Insider Advice on Investment Banking to Hedge Fund

When I recruited for the buy side as an investment banking analyst, I thought it would be fairly easy. After all, everybody said that investment banking was the best career path to a hedge fund. After going through the process, however, I can say from experience that there’s no easy way to the buy side. Not even for investment banking to hedge fund.

Today, we speak to an industry veteran who has done it all: engineering, investment banking, family office, hedge fund, and mutual fund. Very few people have this level of insight on how to get to the buy side by making multiple career transitions.

Needless to say, a lot of networking and career planning was involved. We’ll talk go over this person’s career in detail: networking, recruiters, nature of work, the difference between investment banking and hedge fund, and whether it was worth it.

This is part 1 of our candid conversation. In part 2, we’ll cover the difference between working at a hedge fund vs. mutual fund.

The (Long) Road from Investment Banking to Hedge Fund

Buyside Focus: Tell us your career story. What do you do now, and how did you get to where you are?

Sure. I went to college in New York and majored in engineering. I was into my major, but after a couple finance classes, I was hooked on investing. I joined the student investment club there and had a great experience. As a group, we pitched stocks to each other and invested real money in the student portfolio.

Engineering to Investment Banking

In my junior year, I recruited heavily for a summer internship in finance but wasn’t able to get one. Because of my engineering major, interviewers didn’t think I had enough finance classes under my belt.

So I worked for a bulge-bracket bank in their IT department over the summer. During that time, I networked with alums as much as I could. I also networked with my peers who were doing investment banking internships at the time. I scheduled a lot of informational interviews and got a first-hand account of their experiences. We stayed in touch after, which helped to connect me to more relevant contacts.

In my senior year, I recruited full-time for investment banking and landed an offer in a 3-year rotational banking program.

I spent a year there in the firm’s healthcare group but ultimately switched to another bank. Healthcare coverage wasn’t ideal for me, especially given that I majored in engineering.

I switched over to the technology coverage group at another bulge-bracket bank and stayed there for 4 years, including my promotion to Associate.

Investment Banking to Family Office

A lot of senior bankers in my group left during the economic downturn to join other boutique firms. At that point, I re-evaluated my career options and began seeing this as a perfect time to move to the buy side.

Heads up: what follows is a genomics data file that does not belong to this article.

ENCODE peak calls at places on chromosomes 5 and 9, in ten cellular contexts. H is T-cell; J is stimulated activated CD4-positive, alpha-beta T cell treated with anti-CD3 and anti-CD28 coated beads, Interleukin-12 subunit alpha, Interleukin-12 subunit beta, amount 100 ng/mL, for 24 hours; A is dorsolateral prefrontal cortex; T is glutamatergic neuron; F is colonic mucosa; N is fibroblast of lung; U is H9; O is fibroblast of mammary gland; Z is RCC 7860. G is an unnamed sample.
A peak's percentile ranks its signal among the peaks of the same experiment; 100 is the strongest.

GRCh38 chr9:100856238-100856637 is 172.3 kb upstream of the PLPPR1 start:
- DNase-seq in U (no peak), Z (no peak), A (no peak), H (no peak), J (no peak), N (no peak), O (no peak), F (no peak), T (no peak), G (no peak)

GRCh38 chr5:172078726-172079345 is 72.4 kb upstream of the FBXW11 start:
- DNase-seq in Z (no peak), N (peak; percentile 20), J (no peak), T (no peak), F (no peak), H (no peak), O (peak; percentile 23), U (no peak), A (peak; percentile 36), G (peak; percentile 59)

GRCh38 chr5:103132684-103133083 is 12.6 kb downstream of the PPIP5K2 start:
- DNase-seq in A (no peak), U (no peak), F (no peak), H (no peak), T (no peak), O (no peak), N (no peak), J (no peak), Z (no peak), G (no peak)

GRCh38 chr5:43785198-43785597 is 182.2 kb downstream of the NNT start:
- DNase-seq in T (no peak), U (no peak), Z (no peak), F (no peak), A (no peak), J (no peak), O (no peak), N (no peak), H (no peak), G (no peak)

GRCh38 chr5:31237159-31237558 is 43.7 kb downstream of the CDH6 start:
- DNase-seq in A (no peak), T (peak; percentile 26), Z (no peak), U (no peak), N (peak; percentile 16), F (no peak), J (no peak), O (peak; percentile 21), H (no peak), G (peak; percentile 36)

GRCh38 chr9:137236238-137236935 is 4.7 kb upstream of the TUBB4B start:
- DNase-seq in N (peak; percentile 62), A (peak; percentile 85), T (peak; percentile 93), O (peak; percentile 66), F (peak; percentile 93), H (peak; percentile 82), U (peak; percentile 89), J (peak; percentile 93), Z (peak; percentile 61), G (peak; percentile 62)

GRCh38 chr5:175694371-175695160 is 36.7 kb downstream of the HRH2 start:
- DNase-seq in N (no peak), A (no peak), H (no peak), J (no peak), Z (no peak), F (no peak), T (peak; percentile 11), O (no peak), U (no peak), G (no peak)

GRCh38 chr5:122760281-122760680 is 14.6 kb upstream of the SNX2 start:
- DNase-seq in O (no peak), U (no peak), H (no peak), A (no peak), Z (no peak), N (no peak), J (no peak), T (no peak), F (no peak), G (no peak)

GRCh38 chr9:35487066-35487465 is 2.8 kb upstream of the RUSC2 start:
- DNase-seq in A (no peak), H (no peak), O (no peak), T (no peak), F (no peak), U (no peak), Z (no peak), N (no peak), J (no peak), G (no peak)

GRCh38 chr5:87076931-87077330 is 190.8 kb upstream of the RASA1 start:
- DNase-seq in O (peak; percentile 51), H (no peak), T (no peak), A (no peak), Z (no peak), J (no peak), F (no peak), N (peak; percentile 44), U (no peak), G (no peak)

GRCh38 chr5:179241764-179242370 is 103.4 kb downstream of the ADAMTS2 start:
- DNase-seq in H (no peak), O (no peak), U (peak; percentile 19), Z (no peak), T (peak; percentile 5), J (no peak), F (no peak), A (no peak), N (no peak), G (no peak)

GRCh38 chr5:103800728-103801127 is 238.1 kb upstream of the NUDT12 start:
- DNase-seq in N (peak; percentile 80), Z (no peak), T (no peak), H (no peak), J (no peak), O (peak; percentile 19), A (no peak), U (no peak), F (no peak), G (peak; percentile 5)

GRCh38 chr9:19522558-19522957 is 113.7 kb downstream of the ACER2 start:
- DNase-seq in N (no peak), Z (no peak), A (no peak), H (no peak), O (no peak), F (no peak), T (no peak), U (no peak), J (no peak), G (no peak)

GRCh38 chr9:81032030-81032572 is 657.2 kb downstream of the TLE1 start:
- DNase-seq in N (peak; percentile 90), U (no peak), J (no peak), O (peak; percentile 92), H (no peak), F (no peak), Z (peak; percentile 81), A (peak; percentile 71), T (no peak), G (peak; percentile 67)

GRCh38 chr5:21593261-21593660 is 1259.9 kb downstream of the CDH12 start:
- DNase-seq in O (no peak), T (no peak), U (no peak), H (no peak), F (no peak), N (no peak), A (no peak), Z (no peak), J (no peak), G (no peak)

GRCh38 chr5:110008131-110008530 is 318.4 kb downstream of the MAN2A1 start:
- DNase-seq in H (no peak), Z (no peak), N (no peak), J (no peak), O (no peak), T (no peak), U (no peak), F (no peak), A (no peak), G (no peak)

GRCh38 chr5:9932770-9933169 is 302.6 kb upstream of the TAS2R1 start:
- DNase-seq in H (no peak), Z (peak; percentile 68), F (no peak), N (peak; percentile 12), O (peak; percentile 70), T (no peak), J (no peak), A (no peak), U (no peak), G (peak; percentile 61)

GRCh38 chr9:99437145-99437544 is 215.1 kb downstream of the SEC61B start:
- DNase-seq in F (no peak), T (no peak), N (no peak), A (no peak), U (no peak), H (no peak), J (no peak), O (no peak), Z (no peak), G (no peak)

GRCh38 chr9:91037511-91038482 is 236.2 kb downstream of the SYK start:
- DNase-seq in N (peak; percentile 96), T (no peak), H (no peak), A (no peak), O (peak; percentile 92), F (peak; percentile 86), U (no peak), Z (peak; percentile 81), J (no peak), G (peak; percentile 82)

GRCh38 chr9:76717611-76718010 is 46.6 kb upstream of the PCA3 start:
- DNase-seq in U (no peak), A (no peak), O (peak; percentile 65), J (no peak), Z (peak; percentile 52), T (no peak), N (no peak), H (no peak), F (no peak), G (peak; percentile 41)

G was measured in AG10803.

I took an offer at a family office focused on investing in small-cap technology stocks. The firm prided itself for building strong relationships with management teams and understanding the technology know-how.

Especially in the small-cap space, there are a lot of inefficiencies in the market pricing of stocks. These companies aren’t well-researched and illiquid. That created many investment opportunities.

Family Office to Hedge Fund

I stayed at the family office for a year covering mostly small-cap names under $1 billion market cap. When I was at a conference, I met a senior analyst at a hedge fund and began to talk about a stock we had both invested in. It was a very topical stock at the time. We talked and stayed in touch after the conference.

One day he called me up and told me that his fund is looking for an analyst. So that was an opportunistic inbound call. I applied and I got the position. That’s how I got into the hedge fund.

So for me, it wasn’t a typical path of 2 years in investment banking, 2 years in private equity, and then onto a hedge fund.

My career trajectory was not as cookie cutter as the typical investment banking analyst.

I worked at the hedge fund for 4 years covering technology and consumer. Unfortunately, the founder passed away, and the fund hasn’t done very well since then.

Earlier this year, I went back into the recruiting circuit and found an opportunity at a long-only asset management firm. That’s where I am now.

Buy Side Networking

Buyside Focus: Let’s go back to your transition from investment banking to the family office. You did that when you were an Associate, which is a little late to make the transition. How did you approach networking? What did you do that was effective?

Recruiters at that point were somewhat helpful. They prefer someone with a blank slate, someone who’s more junior. Once you are an Associate, they feel that you are more set in your ways and less moldable.

So that’s why it was more difficult for me. But the recruiters did show me good opportunities at several big funds. These large hedge funds have constant revolving doors. New teams are always forming at these multi-manager funds, and they are always out there looking for junior talent.